May 26, 2007
'80's Flashback: Housing economists catch-up with bubble bloggers
Buyer agent peers -- yes BUYER AGENTS agents not listing agents -- said The Real Estate Cafe was being alarmist two years ago when we began blogging extensively about market trends foreshadowing yesterday's headline in the Boston Globe: "Housing slump may rival late '80's."
In fact, the same day we recorded our first real estate bubble podcast, then director of the Massachusetts Office of Consumer Affairs ducked a question about whether buyers could sue designated agents (a.k.a. counterfeit buyer agents) for failing to advise them that the housing market was overvalued. Although buyers agents rolled their eyes at the time, yesterday's forecast plus one earlier this year by an MIT economist predicting another 20 percent decline in housing prices suggest the question was not off base. Here's what one of my real estate consumer advocate friends in Texas predicts:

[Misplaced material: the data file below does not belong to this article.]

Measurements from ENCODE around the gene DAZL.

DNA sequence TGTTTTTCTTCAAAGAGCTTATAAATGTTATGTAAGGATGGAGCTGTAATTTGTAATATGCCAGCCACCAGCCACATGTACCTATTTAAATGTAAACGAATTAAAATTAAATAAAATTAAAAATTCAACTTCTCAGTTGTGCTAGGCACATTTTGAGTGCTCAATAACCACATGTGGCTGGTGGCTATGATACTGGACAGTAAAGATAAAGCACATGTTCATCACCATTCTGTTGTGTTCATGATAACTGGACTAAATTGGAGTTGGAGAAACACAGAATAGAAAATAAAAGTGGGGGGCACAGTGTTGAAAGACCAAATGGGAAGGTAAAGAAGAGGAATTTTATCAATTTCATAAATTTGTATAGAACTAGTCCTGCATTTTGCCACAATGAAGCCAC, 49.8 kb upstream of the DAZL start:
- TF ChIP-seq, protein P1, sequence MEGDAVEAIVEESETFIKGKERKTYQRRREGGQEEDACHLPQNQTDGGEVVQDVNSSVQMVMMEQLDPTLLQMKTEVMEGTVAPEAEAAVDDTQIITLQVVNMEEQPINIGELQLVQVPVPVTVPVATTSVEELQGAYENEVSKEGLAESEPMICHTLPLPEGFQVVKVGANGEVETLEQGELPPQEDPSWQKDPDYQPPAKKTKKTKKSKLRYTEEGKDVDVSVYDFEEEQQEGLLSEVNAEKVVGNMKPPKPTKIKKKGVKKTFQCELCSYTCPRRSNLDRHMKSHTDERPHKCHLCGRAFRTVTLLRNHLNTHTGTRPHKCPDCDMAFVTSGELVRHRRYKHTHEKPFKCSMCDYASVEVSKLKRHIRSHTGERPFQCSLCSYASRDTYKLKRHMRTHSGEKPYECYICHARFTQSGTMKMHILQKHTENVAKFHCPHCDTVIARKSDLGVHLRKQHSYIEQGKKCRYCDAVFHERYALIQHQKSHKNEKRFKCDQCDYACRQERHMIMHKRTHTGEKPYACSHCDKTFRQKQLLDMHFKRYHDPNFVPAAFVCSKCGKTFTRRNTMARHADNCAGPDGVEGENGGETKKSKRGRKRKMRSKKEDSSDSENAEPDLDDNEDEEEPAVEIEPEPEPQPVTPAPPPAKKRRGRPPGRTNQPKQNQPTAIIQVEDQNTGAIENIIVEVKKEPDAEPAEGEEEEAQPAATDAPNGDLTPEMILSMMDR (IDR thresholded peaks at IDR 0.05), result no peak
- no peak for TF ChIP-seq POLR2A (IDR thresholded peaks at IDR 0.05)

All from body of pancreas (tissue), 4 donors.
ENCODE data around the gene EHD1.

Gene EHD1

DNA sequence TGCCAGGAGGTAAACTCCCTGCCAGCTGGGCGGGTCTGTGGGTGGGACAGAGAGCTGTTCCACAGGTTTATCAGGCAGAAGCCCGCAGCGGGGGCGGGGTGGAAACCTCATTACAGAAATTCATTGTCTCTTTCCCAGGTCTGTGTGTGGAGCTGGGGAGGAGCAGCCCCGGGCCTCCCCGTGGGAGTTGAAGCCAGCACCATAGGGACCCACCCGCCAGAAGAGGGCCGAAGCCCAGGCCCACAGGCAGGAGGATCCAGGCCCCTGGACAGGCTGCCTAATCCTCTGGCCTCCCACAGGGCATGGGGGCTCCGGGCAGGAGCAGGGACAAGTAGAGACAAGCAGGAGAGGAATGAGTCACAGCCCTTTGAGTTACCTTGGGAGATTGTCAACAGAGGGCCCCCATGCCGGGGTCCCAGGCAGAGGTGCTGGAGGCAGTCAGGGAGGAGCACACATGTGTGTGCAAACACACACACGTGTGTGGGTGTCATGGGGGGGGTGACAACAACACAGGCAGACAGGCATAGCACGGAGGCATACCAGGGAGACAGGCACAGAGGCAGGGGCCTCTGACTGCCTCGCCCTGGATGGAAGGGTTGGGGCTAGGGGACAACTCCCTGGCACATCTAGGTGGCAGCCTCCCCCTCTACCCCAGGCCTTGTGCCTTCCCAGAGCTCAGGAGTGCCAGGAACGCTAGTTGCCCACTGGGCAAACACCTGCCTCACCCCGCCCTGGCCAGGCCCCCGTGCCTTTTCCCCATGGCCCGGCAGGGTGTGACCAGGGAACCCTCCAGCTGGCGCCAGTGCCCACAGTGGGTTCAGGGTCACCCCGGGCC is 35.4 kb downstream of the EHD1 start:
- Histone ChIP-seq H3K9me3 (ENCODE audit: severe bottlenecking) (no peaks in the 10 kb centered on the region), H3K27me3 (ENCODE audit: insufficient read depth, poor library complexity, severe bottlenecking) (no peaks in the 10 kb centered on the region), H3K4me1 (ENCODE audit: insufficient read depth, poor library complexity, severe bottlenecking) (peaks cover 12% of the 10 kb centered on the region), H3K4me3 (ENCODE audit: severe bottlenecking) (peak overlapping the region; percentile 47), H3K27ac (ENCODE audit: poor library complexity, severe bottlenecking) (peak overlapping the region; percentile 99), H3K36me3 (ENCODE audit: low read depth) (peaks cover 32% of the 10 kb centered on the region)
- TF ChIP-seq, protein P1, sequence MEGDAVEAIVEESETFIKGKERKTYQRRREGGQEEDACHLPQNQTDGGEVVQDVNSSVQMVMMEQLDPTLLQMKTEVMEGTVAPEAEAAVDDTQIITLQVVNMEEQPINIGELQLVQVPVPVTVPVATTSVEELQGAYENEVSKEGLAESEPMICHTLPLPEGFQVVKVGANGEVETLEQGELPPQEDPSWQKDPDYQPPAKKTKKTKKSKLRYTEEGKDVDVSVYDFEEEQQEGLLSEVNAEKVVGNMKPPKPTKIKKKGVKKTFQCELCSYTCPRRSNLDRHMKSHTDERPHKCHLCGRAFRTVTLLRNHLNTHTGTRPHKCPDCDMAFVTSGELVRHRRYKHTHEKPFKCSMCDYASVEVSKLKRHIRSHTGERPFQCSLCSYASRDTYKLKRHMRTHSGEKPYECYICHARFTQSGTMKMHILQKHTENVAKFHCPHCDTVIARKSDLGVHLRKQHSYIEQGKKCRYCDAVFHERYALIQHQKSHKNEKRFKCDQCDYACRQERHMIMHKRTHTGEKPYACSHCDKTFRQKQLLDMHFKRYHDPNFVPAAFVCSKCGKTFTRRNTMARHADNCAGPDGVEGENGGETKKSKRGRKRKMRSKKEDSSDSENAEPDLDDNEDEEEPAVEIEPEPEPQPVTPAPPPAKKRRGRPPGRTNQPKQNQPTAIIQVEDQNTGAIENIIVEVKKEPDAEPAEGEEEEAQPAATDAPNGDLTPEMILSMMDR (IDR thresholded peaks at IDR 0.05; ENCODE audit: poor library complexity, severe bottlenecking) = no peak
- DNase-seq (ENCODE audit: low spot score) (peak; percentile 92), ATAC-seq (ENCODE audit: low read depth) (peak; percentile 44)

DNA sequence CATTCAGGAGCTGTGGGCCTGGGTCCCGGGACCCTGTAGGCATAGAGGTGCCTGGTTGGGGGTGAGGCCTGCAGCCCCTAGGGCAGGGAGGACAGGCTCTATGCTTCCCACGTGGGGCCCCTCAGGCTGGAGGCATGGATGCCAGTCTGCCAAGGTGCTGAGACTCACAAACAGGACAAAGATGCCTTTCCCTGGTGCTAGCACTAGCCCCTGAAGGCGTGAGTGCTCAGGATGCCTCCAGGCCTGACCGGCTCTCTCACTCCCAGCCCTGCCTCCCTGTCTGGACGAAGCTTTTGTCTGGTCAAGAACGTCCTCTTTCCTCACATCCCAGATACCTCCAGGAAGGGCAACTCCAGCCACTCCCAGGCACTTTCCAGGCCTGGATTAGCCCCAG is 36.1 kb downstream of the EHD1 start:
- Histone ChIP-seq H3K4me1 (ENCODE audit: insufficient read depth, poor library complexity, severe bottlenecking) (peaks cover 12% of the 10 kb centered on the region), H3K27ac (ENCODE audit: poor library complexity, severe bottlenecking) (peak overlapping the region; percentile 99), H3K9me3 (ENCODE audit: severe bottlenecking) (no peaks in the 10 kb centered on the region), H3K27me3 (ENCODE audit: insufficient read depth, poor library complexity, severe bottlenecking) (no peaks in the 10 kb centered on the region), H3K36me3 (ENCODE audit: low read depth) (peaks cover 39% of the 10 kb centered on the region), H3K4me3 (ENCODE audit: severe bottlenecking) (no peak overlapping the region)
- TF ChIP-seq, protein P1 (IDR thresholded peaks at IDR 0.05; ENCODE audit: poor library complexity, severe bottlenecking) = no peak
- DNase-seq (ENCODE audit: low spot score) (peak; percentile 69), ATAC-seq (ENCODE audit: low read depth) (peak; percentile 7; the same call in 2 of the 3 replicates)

As some home owners get "upside down" on their equity, or lose their homes by foreclosure, you may start to see a rash of litigation against the real estate "agents" who sold them their homes. Probably the vast majority of real estate agents acted as "buyer's agents" in the transactions, so there is likely the possibility some of these "buyer's agents" didn't really perform up to their expectation of "protecting" the interests of their "buyer clients."
Didn't NEEP (New England Economic Partnership) predict a soft landing for the housing market two years ago, with prices declining just 3%? Wonder if my buyer broker peers, and sellers across New England, have updated their assessment of the housing market, too? Web-savvy home buyers: Be sure to use a buyer agent (without a conflict of interest) to steer clear of bubble trouble and maximize potential savings -- both from commission rebates and falling housing prices.